ABA  Journal just published an interesting article 'Who shouldn't be in law school?'

As ABA Journal noted, this week, George Mason University law professor Michael Krauss laid out plainly which students he thinks belong in law school—and which do not.

Students interested in "pursuing justice," in helping those who can't afford legal help, and "in soberly attempting to understand and solve the incredibly difficult, and incredibly interesting, intellectual problems that underlie so many of today’s legal disputes" are sorely needed, Krauss wrote.

And those in law school because they didn't know what else to do after finishing undergrad and only really have a goal of making a lot of money "chose the wrong generation to go to law school," Krauss wrote.

So this week, ABA asked: Who are the students that the legal profession needs, and can succeed with a law degree? And who should get the idea out of their heads as soon as possible?

Page of the article and comments here.

CONFERENCE: Settlement of International Trade Disputes in the Caucasus and Central Asia

Kiel Center of Eurasian Economic Law at the Institute of East European Law of the University of Kiel has announced an international conference 'Settlement of International Trade Disputes in the Region of the Caucasus and Central Asia: Public and Private Issues'.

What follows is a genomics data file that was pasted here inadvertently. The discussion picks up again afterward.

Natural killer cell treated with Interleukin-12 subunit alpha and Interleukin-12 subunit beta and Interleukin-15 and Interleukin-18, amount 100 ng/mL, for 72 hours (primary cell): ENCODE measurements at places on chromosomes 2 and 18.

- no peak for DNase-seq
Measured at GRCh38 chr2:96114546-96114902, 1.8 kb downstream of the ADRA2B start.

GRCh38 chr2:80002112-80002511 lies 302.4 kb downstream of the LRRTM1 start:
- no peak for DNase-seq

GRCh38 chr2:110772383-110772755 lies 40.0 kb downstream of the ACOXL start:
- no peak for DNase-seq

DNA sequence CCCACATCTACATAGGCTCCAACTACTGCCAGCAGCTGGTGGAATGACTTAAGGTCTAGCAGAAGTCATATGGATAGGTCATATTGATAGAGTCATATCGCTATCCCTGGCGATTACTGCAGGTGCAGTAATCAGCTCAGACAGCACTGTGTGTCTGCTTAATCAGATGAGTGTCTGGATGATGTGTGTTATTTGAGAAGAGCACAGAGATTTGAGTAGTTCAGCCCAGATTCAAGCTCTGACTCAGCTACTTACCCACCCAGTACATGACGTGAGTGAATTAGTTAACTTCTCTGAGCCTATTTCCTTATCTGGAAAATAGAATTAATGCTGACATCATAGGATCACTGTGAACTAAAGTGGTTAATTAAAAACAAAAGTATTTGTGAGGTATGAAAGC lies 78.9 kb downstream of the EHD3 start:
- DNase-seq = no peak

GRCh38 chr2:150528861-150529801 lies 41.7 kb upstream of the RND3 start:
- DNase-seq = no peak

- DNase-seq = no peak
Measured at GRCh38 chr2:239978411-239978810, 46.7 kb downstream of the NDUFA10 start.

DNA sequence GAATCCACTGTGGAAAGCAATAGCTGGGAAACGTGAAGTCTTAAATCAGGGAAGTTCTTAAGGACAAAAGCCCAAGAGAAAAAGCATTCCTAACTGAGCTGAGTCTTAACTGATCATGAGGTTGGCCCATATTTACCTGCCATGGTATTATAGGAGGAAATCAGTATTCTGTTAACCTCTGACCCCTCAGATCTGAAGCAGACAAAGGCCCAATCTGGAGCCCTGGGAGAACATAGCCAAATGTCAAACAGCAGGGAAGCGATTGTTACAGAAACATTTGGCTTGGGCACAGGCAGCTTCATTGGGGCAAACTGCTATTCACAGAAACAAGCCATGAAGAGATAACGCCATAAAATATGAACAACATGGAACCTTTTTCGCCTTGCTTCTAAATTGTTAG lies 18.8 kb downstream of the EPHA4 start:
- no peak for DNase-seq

Target group: legal researchers and practitioners, governmental officials, who deal with settlement of public and private disputes in the area of international trade in the region of the Caucasus and Central Asia.

Conference language: English and Russian with simultaneous translation.

Topics: The Conference will deal with the mechanisms of settlement of public and private disputes in the area of international trade in the region of the Caucasus and Central Asia. Efficient and reliable dispute settlement mechanisms are substantial for international trade, which is an important vehicle of every modern economy. During the last decades, the countries of the region under consideration have adopted a lot of national rules (e.g. laws on international commercial arbitration) and joined a number of treaties (i.e. some of the countries are the members of the WTO; there are specific treaties within the framework of the Commonwealth of Independent States and Eurasian Economic Community; a new Treaty on Eurasian Economic Union has been signed recently) which are related to dispute settlement in trade matters. This Conference will focus on settlement of trade disputes under public international law and private trade disputes with an international link.

Speakers: The Conference will offer an opportunity for discussions with high-level representatives from the countries of the region, EU Member States and institutions, international organizations as well as academics and practitioners with extensive experience in the field of international dispute settlement. The list of the speakers will be available soon.

Details here.

CONFERENCE: Legal Research Methods and Methodologies

University of Bristol hosts the Conference 2014 Legal Research Methods and Methodologies “Celebrating Diversity, Sharing Insights” 16 Sept, Bristol.

Program of the Conference includes:

· a detailed description of the primary method (or combination of methods) used to address a particular project;

· the journey embarked on in reaching the project’s research design and why certain methods and methodologies were chosen to be used in that particular project;

· the practical experience of using that method or methods, to include how any problems or limitations were addressed; and